Other medications used to treat diabetes, such as insulin and sulfonylureas, have a much higher risk of causing hypoglycemia.

Insulin is a hormone that regulates the amount of glucose in the blood, and taking too much insulin or not eating enough after taking insulin can cause hypoglycemia.

Sulfonylureas, on the other hand, work by stimulating the pancreas to release more insulin, which can also cause hypoglycemia if too much insulin is released.

Potential Side Effect Of Taking Too Much Metformin

As mentioned, the risk of hypoglycemia is very low from accidentally taking an extra dose of metformin.

The prescribing information for metformin even makes note that in cases of extreme overdose (50 grams ingested), hypoglycemia only occurred in 10% of individuals.

Now, you didn't mention what strength of metformin you are taking, but the maximum milligram amount per one metformin tablet is 1,000mg. Even if you took two tablets, that puts you at 2,000mg, which is under the maximum daily dose recommended by the FDA (Food and Drug Administration), which is 2,550mg per day for immediate-release formulations.

Regardless, if you took a dose of metformin higher than what you are used to, you certainly may have some mild side effects, such could include:

  • Nausea
  • Stomach cramping
  • Metallic taste in the mouth
  • Appetite loss
  • Soft bowel movements or diarrhea

Metformin is also associated with some more major side effects, like lactic acidosis and vitamin B12 deficiency, but it's very unlikely either or those are a concern with simply taking one additional tablet.

Additional Thoughts From The Pharmacist

It's important to emphasize that while taking an extra dose of metformin is unlikely to cause hypoglycemia, it can cause some mild side effects such as gastrointestinal symptoms like nausea, vomiting, diarrhea, and abdominal discomfort.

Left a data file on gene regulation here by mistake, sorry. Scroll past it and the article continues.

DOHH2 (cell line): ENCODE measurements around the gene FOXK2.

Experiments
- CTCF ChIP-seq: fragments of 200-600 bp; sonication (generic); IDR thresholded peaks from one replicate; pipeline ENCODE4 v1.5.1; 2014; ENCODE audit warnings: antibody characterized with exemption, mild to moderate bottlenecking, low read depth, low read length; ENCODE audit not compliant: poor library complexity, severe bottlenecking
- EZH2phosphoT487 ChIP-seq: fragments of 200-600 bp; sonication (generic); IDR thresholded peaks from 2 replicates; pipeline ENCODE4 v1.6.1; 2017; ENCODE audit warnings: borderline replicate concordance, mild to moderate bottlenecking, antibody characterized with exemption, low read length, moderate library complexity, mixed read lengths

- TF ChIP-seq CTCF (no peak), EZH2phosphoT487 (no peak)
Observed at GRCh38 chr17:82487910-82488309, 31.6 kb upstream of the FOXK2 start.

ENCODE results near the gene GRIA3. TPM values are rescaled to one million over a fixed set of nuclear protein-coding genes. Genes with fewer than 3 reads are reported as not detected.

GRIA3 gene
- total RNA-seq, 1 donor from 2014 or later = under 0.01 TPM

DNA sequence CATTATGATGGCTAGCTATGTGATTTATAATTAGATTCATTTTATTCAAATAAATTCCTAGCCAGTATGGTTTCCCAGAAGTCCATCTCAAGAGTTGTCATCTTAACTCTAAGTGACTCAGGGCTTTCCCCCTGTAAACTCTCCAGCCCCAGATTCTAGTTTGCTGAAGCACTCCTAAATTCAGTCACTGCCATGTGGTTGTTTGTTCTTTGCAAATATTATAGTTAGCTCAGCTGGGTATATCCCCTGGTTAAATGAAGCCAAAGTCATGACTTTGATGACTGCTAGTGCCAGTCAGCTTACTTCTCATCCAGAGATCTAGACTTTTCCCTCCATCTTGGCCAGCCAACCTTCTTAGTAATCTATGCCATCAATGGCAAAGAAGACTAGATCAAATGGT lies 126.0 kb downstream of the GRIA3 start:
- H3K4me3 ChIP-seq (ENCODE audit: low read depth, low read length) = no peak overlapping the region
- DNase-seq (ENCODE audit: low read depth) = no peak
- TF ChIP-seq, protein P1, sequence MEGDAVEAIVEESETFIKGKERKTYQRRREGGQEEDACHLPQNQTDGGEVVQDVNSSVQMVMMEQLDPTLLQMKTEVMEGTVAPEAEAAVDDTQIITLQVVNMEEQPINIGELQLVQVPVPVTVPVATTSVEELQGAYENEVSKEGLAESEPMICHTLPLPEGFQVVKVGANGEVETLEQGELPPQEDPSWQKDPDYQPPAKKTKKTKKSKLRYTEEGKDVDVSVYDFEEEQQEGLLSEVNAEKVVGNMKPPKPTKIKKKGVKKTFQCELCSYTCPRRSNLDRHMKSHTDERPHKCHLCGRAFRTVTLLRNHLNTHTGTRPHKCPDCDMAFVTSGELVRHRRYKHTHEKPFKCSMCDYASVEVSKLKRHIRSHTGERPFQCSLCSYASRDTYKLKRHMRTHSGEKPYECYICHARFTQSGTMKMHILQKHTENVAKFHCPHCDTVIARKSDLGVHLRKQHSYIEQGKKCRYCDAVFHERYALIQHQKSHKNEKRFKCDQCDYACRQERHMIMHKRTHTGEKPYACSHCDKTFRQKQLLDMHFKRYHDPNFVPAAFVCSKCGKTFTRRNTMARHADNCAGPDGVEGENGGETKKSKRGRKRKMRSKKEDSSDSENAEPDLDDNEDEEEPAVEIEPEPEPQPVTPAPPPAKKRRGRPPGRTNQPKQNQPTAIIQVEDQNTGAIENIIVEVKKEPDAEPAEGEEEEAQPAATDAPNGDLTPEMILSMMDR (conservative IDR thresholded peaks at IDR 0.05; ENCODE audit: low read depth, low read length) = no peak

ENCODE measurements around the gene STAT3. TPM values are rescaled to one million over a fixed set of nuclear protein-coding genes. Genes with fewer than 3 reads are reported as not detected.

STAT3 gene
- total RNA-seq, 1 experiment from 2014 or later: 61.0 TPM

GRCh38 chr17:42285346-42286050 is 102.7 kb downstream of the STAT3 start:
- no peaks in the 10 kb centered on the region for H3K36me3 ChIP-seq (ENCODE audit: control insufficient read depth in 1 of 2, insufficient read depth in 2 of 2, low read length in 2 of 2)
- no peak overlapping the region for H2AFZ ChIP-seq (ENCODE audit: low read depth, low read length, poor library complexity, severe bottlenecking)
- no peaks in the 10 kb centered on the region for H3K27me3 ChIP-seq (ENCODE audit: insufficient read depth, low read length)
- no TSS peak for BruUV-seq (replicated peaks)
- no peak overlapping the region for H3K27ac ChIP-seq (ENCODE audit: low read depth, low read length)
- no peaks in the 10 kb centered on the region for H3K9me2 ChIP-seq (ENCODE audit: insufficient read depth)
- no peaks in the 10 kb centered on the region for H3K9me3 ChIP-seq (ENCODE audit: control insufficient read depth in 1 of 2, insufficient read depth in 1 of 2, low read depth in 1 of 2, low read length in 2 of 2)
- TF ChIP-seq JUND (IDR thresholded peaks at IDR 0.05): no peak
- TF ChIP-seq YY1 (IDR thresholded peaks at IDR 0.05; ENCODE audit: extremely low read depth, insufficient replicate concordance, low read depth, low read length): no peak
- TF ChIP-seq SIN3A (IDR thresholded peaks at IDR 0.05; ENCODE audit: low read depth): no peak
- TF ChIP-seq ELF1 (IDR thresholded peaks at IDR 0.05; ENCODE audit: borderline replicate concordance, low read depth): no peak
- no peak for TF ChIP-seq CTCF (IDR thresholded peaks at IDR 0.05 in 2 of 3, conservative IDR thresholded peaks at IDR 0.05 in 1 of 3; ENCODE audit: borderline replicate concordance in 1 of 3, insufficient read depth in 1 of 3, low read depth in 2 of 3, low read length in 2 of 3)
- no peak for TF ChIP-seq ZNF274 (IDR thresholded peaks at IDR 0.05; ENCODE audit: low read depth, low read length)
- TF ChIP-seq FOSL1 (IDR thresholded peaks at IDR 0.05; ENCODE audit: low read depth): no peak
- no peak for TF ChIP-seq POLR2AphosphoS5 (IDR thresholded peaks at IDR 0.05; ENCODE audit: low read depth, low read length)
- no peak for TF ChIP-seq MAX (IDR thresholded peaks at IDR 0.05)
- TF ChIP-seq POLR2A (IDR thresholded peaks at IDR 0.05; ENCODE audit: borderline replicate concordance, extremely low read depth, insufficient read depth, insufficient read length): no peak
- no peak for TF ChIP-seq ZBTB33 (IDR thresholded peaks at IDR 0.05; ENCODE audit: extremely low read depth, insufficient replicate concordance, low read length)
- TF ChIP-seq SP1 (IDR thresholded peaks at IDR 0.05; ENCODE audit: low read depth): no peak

These symptoms are usually temporary and should subside within a few hours.

If you experience any of these symptoms, try to stay hydrated. Consuming small amounts of non-fatty foods, like simple carbohydrates, can help alleviate nausea and cramping that may happen.

So, overall, taking two doses of metformin isn't something to be overly concerned about. The risk of a serious problem from an extra dose of metformin is rare, especially if you have been taking the medication regularly as prescribed. However, if you experience any symptoms that are concerning or severe, such as difficulty breathing, dizziness, or confusion, please seek medical attention immediately.

As always, if you're worried about any potential side effects or have any concerns about your medication, don't hesitate to reach out to your healthcare provider. They can provide you with personalized advice and guidance based on your individual health history and medication regimen.

You can always contact Poison Control as well if you are concerned about taking too much of any medication. They can be reached at 1-800-222-1222, or visit their website at

Final Words

Thanks so much for reaching out and please do so again in the future!


About the Pharmacist

Dr. Brian Staiger, PharmD

Dr. Brian has been practicing pharmacy for over 13 years and has wide-ranging experiences in many different areas of the profession. From retail, clinical, program development, and administrative responsibilities, he's your knowledgeable and go-to source for all your pharmacy and medication-related questions! Dr. Brian Staiger also has herbalist training and educational certificates in the field of medical ethnobotany. Feel free to send him an email at [email protected]! You can also connect with Dr. Brian Staiger on LinkedIn. The list of questions & answers below are authored by Dr. Brian Staiger PharmD.